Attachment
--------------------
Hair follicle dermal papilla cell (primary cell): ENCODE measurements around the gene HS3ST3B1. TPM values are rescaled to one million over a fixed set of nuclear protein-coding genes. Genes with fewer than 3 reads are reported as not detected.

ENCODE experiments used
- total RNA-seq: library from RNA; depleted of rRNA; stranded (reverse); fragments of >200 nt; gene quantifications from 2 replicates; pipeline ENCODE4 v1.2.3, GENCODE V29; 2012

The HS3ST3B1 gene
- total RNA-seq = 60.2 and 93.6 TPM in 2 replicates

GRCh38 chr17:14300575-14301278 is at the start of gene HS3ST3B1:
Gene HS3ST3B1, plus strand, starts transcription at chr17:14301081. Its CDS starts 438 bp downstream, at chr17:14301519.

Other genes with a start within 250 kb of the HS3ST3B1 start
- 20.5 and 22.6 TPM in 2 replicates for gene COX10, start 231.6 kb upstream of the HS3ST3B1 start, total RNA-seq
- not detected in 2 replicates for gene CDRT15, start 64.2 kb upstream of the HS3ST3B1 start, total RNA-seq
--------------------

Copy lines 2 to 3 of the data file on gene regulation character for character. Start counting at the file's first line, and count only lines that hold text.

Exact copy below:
ENCODE experiments used
- total RNA-seq: library from RNA; depleted of rRNA; stranded (reverse); fragments of >200 nt; gene quantifications from 2 replicates; pipeline ENCODE4 v1.2.3, GENCODE V29; 2012